Science & Technology



Jim Rossman: There are a few ways to listen to your music from the cloud


Published in Science & Technology News

I received a follow-up question to my column about copying songs from CDs to your computer's hard drive.

"I'm writing in regard to your recent column about ripping CDs. I have done that with my CDs and they are on my Mac Mini. My question is can they be stored on the cloud so I can listen to them on my iPhone when I am elsewhere?"

There are several ways to put your music in the cloud and stream it to your devices.

Let's talk about one free option and one that costs money.


I'm a big fan of the free media server called Plex, which can serve up your music and your videos for playback on devices that can run the free Plex app.

You'll need to download the Plex server software and install it on a computer. I run Plex at my house on a Synology NAS box (network attached storage). Then I uploaded my music library to the Plex server and loaded the Plex client onto my iPhone.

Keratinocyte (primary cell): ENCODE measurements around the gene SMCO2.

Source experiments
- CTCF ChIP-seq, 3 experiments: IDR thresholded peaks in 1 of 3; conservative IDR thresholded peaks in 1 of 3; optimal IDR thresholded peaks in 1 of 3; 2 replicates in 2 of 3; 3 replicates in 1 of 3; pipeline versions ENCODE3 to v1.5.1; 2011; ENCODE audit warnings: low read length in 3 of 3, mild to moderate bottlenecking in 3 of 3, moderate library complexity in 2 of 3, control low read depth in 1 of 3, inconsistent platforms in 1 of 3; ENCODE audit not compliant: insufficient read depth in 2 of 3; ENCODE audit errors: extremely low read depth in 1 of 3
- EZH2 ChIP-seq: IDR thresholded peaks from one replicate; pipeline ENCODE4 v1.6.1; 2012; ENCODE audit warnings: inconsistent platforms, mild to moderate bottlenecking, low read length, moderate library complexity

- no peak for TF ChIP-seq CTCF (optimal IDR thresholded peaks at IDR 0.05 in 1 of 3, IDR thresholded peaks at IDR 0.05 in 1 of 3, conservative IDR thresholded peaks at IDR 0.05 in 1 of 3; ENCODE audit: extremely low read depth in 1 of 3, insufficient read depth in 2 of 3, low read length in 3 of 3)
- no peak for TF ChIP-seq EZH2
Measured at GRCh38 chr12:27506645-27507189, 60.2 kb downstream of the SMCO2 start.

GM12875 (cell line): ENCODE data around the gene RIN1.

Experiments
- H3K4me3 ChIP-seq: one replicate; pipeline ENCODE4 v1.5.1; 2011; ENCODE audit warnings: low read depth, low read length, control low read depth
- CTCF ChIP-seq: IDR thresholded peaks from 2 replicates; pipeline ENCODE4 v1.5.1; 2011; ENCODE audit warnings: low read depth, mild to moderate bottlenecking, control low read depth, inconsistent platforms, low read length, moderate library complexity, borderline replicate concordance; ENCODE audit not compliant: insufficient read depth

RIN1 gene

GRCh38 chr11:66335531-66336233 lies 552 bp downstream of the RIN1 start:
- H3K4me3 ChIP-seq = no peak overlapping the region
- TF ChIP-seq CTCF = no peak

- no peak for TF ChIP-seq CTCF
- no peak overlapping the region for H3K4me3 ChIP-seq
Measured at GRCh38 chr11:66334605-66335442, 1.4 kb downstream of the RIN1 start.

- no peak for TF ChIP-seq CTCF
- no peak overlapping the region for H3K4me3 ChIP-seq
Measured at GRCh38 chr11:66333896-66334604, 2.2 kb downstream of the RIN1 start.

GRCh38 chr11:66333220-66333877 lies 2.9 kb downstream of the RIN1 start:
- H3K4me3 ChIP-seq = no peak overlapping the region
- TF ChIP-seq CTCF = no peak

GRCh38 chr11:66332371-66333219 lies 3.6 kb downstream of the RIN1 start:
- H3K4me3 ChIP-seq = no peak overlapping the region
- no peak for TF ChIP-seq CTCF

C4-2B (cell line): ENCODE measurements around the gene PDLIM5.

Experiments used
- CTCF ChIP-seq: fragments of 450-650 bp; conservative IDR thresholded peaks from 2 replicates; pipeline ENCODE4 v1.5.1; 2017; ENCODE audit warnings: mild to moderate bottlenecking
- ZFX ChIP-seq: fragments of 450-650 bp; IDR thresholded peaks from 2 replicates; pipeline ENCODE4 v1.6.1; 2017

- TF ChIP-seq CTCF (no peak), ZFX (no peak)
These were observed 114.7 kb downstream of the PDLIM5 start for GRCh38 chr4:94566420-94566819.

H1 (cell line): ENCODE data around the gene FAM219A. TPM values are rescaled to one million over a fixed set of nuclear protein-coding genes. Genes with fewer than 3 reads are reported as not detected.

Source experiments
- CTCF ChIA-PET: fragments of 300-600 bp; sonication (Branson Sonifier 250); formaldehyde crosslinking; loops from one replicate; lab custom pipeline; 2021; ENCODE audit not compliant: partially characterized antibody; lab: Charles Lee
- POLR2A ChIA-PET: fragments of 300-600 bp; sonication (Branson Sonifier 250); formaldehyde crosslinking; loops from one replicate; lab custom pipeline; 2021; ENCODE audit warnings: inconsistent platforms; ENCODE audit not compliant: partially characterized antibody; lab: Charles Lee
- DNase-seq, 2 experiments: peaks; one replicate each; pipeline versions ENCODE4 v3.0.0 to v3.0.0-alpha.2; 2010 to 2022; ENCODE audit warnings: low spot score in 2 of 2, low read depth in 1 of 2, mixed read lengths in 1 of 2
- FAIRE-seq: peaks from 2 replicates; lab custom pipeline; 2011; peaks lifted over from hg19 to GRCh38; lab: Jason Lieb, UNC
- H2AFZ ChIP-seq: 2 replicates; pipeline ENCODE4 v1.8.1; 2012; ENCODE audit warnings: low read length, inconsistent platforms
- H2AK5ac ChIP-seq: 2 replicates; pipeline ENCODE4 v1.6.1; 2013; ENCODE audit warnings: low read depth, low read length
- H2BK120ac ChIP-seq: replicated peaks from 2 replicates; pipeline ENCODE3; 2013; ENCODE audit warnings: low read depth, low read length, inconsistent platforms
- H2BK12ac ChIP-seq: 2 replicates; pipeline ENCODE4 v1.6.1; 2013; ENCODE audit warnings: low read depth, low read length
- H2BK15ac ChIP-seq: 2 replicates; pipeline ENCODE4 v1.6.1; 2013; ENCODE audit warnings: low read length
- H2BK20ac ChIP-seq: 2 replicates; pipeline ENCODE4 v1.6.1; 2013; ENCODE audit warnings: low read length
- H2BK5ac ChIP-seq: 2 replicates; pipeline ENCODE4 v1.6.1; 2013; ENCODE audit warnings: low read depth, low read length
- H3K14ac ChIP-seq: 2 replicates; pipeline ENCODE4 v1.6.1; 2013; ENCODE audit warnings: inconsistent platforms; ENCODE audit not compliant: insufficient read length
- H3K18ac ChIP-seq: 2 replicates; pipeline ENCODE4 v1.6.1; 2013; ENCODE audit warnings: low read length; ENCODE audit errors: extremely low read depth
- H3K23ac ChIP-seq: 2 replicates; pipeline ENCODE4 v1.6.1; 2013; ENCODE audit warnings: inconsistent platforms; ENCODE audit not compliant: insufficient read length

You can easily load the Plex server onto a Macintosh or Windows computer or iOS or Android device.

Plex makes the media available to you from any connected device that runs the Plex client. You really don't have to do much to set up the access outside your home network. Plex will walk you through the set-up process.

I find that having access to all my music on my phone when I'm away from home is very nice. You can even share your music with anyone else running Plex.

Apple Music

If you subscribe to Apple Music, you can upload up to 100,000 songs to Apple's servers. Then, when you are logged into Apple Music on other devices, you can access those songs.

Individual files can be no larger than 200 megabytes.


To upload your songs, open the Music app on your Mac, then go to the Music menu and choose Preferences and then the General tab.

Click to put a check in the box to Sync Library. Once synced, Apple Music will show all the music you've added, purchased and uploaded. The music will appear on your other devices after syncing with the cloud.

This option requires a subscription to Apple Music, which costs $4.99 per month for students, $9.99 per month for individuals and $14.99 per month for a family account that can be shared among six family members.



Jim Rossman writes for The Dallas Morning News. He may be reached at


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